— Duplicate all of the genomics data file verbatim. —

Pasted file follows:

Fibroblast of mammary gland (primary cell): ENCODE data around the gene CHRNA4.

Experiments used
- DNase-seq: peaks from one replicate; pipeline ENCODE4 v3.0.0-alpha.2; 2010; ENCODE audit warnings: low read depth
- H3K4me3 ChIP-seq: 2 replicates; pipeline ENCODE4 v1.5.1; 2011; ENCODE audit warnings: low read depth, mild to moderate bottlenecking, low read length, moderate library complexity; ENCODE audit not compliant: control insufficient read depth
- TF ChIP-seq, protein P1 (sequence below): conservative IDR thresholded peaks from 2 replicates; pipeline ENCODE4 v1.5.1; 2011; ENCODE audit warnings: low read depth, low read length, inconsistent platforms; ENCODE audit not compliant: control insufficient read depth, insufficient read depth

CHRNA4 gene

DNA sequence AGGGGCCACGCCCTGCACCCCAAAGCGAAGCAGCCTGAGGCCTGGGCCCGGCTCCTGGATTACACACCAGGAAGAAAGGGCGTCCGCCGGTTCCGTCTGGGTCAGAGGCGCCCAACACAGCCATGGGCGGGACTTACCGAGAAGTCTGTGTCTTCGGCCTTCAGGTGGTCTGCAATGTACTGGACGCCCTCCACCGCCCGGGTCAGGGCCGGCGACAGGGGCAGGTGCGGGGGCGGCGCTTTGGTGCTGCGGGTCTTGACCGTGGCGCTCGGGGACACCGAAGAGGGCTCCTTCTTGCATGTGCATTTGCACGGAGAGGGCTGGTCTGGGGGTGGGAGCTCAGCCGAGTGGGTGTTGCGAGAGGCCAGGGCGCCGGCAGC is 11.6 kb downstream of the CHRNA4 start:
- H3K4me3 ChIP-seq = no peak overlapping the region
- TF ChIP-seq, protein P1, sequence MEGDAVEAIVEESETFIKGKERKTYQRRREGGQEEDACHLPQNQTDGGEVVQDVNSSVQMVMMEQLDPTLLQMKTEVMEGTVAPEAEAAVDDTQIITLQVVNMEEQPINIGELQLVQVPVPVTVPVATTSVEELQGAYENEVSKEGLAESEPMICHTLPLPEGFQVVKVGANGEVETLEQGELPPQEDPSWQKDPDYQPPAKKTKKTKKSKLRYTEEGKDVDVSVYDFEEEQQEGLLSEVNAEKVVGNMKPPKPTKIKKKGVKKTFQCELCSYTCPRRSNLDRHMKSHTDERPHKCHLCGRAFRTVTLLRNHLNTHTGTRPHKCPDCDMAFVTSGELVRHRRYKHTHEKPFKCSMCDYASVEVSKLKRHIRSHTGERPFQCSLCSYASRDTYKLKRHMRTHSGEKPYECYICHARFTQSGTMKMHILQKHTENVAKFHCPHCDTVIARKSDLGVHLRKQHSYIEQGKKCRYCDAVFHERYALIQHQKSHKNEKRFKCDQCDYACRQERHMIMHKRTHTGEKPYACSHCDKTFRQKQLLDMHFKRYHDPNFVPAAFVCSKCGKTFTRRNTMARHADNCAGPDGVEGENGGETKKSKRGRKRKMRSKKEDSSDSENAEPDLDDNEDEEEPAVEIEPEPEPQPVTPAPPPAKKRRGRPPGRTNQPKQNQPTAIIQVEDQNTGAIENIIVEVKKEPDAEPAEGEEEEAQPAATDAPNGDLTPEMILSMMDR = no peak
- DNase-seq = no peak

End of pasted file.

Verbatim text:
Fibroblast of mammary gland (primary cell): ENCODE data around the gene CHRNA4.

Experiments used
- DNase-seq: peaks from one replicate; pipeline ENCODE4 v3.0.0-alpha.2; 2010; ENCODE audit warnings: low read depth
- H3K4me3 ChIP-seq: 2 replicates; pipeline ENCODE4 v1.5.1; 2011; ENCODE audit warnings: low read depth, mild to moderate bottlenecking, low read length, moderate library complexity; ENCODE audit not compliant: control insufficient read depth
- TF ChIP-seq, protein P1 (sequence below): conservative IDR thresholded peaks from 2 replicates; pipeline ENCODE4 v1.5.1; 2011; ENCODE audit warnings: low read depth, low read length, inconsistent platforms; ENCODE audit not compliant: control insufficient read depth, insufficient read depth

CHRNA4 gene

DNA sequence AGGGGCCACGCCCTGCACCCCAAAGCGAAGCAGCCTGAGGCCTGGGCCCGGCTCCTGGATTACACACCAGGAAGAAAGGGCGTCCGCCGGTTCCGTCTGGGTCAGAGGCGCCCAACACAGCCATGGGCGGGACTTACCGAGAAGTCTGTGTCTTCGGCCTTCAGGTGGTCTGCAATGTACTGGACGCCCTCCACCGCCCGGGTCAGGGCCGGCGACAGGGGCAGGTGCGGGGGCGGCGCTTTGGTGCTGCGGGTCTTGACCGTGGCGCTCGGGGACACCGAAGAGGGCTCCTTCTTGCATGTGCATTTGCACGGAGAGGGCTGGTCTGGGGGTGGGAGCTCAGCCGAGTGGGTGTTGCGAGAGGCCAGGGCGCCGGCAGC is 11.6 kb downstream of the CHRNA4 start:
- H3K4me3 ChIP-seq = no peak overlapping the region
- TF ChIP-seq, protein P1, sequence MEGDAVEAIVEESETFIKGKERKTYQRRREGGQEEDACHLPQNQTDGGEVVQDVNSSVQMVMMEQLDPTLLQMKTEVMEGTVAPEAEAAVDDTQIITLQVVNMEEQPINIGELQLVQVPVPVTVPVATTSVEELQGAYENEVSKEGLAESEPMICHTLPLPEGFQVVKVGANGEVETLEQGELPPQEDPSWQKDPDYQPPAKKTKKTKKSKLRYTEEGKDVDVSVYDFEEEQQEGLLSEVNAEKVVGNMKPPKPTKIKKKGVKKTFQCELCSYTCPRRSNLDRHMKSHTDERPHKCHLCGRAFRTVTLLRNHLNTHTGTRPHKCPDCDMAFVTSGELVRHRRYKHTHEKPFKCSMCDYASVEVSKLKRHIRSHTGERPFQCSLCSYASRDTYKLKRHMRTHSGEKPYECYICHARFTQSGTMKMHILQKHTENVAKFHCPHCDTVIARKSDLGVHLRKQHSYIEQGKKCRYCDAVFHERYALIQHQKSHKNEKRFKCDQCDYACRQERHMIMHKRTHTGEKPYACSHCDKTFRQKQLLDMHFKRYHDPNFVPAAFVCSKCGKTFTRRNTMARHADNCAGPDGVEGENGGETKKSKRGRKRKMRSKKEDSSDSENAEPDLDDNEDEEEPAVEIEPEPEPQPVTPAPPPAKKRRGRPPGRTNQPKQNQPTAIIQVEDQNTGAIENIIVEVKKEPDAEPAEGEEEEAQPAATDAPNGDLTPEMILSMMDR = no peak
- DNase-seq = no peak